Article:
Moving on, whilst Brett Kavanaugh hasn’t been explicit on his opinion of the Roe v. Wade ruling, it’s notable that he lodged his dissent in October 2017 regarding the Washington Court of Appeals allowing a detained immigrant teenager to seek an abortion. Yes, I used the “A” word.
As far as I see it, whether you agree or disagree with abortion is a personal matter. One cannot, however, deny anyone the right to make a choice, especially a choice as life-altering as having a child.
Kavanaugh’s dissent is indicative of the idea that a woman’s right to make a choice is subject to a roundtable debate. It isn’t, and it shouldn’t be, and as Muslim women, whether we agree with the concept of abortion for ourselves or not, we must take notice of any incident where a woman’s right to choose is snatched away because whilst it may begin with an issue as polarizing as abortion, it may one day settle on something as simple as the right to move about freely.
The next element of Kavanaugh’s thinking is the power extended to government agencies. Kavanaugh has repeatedly expressed his distrust of government regulation, an opinion on full display in his dissent in both, the case of the killer whale, Tilikum, attacking and killing his SeaWorld trainer, as well as the 1984 Supreme Court case, Chevron v. Natural Resources Defense Council. The former case resulted in SeaWorld facing sanctions from the Labor Department for not ensuring the trainer’s safety, and the latter concluded that judges should consider government agency interpretations when laws are found to be ambiguous.
Kavanaugh’s response to both decisions was that these rulings would encourage “agency aggressiveness on a large scale”, and that decisions should be made exclusively based on federal statutes. What Mr. Kavanaugh seems to have overlooked in this scenario is that stripping agencies on the ground of the power to make recommendations equates to stripping an agency that may actually be in a better position to consider contextual scenarios that would be vital in forming a more informed opinion. This ties in neatly to Muslim women partaking in government agencies who may have a better cultural and contextual understanding of a situation at hand, yet have had their right to inform a decision rendered null because a man named Brett Kavanaugh didn’t approve of government agencies having a say.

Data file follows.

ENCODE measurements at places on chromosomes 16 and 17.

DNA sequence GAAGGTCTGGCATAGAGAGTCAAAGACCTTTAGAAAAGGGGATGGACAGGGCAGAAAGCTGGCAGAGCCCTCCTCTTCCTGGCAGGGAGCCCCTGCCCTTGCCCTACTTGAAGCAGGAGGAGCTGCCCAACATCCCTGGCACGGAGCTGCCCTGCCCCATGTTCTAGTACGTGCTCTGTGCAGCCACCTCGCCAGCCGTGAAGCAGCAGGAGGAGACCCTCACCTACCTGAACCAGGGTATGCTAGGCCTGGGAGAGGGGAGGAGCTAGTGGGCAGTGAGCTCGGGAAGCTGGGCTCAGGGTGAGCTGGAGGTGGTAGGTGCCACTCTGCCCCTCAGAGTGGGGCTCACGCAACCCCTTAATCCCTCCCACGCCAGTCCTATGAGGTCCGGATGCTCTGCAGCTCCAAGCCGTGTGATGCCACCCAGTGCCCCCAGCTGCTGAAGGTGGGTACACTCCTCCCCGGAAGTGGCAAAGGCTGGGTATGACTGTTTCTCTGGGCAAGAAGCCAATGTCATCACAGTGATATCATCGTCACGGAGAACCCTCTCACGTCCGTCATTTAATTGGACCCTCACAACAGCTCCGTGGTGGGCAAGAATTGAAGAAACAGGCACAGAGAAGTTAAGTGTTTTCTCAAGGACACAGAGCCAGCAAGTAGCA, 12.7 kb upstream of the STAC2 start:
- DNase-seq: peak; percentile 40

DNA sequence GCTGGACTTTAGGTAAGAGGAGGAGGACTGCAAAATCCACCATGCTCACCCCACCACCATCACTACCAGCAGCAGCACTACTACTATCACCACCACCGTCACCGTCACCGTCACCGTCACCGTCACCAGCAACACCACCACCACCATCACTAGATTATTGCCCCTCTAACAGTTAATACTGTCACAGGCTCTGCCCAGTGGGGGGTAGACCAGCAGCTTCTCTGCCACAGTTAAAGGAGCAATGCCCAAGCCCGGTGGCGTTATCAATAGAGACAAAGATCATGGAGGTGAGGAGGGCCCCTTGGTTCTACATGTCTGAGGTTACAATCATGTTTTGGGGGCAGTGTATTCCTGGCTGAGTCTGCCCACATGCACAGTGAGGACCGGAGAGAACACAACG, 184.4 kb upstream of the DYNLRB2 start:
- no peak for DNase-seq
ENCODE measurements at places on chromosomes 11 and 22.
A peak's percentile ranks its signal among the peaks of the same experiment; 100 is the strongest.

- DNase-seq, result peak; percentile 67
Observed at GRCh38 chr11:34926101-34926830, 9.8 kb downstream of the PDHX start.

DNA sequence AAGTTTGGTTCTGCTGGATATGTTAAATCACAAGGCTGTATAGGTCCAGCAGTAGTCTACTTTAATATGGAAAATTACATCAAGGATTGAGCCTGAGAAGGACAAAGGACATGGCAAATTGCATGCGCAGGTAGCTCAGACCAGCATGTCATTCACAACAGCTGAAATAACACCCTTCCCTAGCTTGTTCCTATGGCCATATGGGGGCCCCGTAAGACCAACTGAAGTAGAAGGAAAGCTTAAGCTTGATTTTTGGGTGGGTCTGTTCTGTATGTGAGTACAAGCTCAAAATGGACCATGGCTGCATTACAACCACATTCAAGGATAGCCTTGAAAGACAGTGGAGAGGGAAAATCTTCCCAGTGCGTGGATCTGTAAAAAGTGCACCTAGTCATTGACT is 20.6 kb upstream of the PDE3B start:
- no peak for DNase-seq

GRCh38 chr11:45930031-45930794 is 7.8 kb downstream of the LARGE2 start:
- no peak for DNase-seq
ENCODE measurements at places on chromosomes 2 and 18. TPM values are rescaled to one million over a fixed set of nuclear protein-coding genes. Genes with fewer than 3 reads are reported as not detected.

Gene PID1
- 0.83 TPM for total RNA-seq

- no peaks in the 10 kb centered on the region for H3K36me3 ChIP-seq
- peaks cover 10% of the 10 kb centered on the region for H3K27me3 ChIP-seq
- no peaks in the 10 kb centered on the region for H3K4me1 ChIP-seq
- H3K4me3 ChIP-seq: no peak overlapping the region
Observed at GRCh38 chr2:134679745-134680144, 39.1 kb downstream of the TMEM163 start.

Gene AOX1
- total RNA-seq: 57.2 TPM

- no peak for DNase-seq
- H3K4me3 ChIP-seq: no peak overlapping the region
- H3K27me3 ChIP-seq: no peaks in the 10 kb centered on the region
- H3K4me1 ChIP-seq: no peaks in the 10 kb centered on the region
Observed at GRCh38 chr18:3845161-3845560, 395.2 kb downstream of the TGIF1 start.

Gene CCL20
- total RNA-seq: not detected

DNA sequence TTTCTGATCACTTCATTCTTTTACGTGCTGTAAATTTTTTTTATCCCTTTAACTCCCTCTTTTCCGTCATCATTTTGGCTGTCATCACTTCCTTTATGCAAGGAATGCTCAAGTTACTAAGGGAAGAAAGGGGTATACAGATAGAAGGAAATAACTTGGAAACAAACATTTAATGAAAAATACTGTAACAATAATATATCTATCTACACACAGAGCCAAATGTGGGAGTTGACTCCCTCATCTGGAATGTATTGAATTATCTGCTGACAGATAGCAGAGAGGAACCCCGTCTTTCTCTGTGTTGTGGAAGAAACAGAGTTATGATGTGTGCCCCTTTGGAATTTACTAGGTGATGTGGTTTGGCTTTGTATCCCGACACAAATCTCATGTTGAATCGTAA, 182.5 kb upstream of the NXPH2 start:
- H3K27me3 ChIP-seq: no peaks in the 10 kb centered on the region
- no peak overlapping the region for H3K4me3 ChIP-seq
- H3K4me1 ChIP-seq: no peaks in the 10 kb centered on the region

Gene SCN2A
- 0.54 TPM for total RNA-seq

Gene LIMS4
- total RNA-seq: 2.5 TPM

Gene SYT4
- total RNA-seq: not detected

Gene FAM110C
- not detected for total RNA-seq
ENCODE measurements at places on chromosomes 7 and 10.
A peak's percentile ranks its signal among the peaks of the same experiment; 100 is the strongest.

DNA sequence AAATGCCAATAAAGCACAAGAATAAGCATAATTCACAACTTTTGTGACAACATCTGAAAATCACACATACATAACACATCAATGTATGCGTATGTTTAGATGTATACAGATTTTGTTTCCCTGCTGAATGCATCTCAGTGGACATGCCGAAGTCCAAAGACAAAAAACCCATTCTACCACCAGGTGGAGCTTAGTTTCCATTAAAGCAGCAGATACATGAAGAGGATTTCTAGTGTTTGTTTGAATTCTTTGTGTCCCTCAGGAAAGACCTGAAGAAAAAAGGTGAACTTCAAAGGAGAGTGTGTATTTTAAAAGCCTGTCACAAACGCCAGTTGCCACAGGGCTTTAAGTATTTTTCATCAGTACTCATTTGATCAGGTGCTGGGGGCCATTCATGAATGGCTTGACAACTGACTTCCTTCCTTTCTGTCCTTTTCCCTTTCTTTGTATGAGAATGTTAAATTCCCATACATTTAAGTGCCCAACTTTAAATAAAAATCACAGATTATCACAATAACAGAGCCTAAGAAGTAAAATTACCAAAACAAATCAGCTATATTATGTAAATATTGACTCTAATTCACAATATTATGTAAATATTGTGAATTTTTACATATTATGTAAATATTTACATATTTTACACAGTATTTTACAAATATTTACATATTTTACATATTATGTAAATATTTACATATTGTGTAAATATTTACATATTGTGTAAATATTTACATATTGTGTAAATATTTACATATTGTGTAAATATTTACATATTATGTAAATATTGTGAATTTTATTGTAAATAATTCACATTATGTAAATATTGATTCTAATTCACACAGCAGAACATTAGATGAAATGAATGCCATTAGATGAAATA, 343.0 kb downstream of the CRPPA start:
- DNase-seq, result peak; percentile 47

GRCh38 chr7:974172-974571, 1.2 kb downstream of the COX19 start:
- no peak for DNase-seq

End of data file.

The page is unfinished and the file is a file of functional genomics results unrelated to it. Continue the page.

Finally, I come to the biggest issue at hand. It is undeniable that judgeson the Supreme Court have been known to uphold unconstitutional decisions by quoting and elevating the issue of national security. A clear and most shameful iteration of this is the Japanese-American internment camps of 1944, where hordes of American citizens of Japanese descent were rounded up and relocated to concentration camps. Fast forward a couple of decades and we find ourselves at a similar junction, where a “constitutional” ban on visas being issued to Muslim-majority countries has been upheld.
Just because this restriction has currently been labeled “constitutional,” doesn’t mean that we won’t look back on this with shame in the future. More specifically, given Trump’s claims that he would initiate a “complete and total shutdown of Muslims entering the United States” early on in his presidential term, would it be so hard to believe that Kavanaugh, a man nominated by President Trump himself, would not bother to protest the legality of banning Muslims from entering the United States of America?
To conclude, it is highly unencouraging that Brett Kavanaugh’s name was selected from a list researched and ordained by conservative institutions such as The Heritage Foundation and The Federalist Society. Throughout his career, Kavanaugh has indicated conservative leanings. Given President Trump’s anti-Muslim sentiments, as indicated through his own actions, amalgamated with Judge Kavanaugh’s belief that a sitting president should be immune from prosecution or questioning, the thought of yet another Supreme Court justice appointed by President Trump sure does feel like a reason to worry.